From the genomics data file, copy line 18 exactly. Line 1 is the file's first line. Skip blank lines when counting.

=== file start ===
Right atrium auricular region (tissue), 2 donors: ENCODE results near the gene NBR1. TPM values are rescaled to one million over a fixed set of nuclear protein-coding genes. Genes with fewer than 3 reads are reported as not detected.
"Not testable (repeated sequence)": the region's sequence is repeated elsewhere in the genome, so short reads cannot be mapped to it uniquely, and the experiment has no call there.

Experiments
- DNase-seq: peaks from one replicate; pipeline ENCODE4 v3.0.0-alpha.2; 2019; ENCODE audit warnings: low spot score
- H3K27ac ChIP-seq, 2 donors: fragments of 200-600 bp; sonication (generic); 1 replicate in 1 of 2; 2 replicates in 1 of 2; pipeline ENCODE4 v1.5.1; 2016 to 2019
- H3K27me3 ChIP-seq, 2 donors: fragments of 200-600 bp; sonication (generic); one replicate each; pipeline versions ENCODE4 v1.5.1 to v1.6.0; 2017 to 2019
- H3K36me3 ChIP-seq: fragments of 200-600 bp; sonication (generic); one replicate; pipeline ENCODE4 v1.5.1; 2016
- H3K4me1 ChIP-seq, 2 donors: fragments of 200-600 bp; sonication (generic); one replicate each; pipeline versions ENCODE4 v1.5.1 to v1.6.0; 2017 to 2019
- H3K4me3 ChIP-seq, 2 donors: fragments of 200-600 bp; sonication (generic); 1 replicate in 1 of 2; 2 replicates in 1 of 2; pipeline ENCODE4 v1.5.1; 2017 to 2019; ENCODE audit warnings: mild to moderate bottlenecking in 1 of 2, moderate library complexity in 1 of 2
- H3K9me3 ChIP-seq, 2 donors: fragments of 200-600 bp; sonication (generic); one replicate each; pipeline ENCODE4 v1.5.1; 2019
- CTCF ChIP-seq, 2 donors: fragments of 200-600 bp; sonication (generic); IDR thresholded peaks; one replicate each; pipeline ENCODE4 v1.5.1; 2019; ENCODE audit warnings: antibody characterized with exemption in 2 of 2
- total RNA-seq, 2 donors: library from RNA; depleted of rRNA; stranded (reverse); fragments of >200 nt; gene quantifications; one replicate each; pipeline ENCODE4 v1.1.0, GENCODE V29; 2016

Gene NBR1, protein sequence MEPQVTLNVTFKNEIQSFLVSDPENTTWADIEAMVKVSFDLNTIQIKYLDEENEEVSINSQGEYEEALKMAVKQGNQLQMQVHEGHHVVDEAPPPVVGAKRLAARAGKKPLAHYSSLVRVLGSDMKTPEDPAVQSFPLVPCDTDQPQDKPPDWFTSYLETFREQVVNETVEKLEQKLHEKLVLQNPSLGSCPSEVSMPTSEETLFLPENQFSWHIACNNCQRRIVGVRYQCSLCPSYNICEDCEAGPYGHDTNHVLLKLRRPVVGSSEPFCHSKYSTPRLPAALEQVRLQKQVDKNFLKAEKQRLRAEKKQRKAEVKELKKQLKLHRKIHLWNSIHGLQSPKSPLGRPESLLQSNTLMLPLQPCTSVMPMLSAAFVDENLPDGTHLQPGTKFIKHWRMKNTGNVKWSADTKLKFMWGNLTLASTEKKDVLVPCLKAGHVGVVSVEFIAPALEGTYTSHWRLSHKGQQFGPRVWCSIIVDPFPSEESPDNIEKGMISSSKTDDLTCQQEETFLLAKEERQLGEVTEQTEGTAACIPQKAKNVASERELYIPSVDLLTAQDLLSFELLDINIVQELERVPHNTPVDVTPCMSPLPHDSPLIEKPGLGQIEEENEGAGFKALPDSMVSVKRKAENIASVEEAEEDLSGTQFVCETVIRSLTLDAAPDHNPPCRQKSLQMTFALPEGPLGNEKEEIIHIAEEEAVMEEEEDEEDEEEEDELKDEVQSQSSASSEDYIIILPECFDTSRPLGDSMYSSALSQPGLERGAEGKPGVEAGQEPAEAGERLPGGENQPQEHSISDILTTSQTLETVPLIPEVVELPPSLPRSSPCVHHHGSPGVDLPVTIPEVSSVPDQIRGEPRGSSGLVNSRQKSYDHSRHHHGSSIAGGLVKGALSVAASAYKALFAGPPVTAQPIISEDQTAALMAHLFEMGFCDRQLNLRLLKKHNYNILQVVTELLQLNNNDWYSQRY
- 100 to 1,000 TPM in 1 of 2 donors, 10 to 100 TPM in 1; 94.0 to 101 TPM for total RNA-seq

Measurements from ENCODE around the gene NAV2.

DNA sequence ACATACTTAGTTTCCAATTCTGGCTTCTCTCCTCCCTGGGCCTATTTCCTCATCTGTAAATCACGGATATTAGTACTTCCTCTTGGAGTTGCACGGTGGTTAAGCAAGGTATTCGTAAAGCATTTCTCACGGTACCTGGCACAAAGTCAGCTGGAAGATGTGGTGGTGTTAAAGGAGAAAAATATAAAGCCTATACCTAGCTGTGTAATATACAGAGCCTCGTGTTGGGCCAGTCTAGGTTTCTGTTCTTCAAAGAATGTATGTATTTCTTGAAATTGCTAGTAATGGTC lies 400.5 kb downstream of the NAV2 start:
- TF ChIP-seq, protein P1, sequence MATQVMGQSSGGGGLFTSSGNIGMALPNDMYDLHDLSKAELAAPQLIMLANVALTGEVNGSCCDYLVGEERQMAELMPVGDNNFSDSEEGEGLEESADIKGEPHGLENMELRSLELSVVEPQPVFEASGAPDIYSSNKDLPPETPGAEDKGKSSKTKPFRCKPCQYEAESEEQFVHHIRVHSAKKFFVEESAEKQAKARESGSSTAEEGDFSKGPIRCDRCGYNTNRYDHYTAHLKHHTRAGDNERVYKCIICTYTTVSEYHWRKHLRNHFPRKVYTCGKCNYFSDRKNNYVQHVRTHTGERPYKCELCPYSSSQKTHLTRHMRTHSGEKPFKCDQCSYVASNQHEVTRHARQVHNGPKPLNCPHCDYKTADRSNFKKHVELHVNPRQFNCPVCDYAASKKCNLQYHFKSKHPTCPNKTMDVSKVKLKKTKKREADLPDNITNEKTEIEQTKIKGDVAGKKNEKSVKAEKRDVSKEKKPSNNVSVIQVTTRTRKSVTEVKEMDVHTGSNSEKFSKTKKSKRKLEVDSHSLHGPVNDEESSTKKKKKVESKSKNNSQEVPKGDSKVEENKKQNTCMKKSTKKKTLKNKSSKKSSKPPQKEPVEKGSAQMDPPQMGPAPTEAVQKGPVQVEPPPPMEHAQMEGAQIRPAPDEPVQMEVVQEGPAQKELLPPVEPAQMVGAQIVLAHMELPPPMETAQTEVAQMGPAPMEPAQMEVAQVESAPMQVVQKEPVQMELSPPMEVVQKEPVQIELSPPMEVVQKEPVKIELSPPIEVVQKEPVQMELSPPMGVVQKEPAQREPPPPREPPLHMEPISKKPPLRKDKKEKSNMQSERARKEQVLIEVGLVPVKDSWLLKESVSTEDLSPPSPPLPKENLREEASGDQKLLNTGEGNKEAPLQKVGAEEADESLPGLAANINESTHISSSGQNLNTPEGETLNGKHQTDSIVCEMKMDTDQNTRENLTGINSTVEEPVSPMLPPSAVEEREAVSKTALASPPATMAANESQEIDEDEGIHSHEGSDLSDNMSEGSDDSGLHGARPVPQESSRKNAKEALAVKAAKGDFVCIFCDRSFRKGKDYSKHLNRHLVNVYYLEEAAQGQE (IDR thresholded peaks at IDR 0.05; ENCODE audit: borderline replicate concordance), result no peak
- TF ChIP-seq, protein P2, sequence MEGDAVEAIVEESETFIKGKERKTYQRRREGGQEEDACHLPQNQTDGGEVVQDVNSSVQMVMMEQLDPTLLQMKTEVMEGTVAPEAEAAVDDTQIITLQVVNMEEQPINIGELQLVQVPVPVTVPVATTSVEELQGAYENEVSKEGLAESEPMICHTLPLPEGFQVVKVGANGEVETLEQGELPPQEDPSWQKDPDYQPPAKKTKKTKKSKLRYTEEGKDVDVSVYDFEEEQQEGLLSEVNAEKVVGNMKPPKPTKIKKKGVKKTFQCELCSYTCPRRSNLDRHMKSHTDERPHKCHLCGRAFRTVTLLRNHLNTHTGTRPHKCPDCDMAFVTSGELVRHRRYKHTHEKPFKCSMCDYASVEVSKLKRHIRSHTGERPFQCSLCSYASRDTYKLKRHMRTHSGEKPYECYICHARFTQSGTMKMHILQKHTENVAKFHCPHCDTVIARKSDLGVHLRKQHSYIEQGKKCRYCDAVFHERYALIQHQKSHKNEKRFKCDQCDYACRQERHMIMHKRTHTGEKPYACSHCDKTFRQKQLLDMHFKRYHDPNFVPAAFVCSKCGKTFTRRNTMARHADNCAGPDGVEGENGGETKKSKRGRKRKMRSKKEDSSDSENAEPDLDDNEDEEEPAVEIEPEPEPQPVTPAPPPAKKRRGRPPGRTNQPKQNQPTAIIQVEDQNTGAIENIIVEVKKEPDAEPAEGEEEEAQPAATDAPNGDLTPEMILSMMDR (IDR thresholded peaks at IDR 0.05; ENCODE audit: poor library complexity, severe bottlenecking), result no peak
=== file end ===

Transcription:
- TF ChIP-seq, protein P2, sequence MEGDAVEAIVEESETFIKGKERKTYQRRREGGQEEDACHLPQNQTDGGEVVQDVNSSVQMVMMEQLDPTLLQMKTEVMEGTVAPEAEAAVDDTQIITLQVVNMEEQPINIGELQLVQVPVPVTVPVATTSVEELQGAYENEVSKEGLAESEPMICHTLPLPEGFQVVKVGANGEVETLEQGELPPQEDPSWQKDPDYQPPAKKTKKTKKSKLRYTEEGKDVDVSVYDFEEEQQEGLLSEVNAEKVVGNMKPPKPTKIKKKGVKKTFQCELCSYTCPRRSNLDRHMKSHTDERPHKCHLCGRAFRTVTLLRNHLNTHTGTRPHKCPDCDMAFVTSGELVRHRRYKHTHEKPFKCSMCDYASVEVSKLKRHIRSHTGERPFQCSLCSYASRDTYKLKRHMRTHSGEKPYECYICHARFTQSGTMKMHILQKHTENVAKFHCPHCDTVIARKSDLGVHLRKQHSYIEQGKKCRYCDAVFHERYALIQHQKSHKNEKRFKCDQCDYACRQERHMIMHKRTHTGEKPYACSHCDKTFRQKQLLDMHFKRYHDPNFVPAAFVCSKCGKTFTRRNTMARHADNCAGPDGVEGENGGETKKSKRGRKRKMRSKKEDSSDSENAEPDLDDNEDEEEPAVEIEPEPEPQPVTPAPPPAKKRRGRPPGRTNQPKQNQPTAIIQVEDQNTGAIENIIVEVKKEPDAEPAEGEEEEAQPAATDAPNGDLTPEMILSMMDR (IDR thresholded peaks at IDR 0.05; ENCODE audit: poor library complexity, severe bottlenecking), result no peak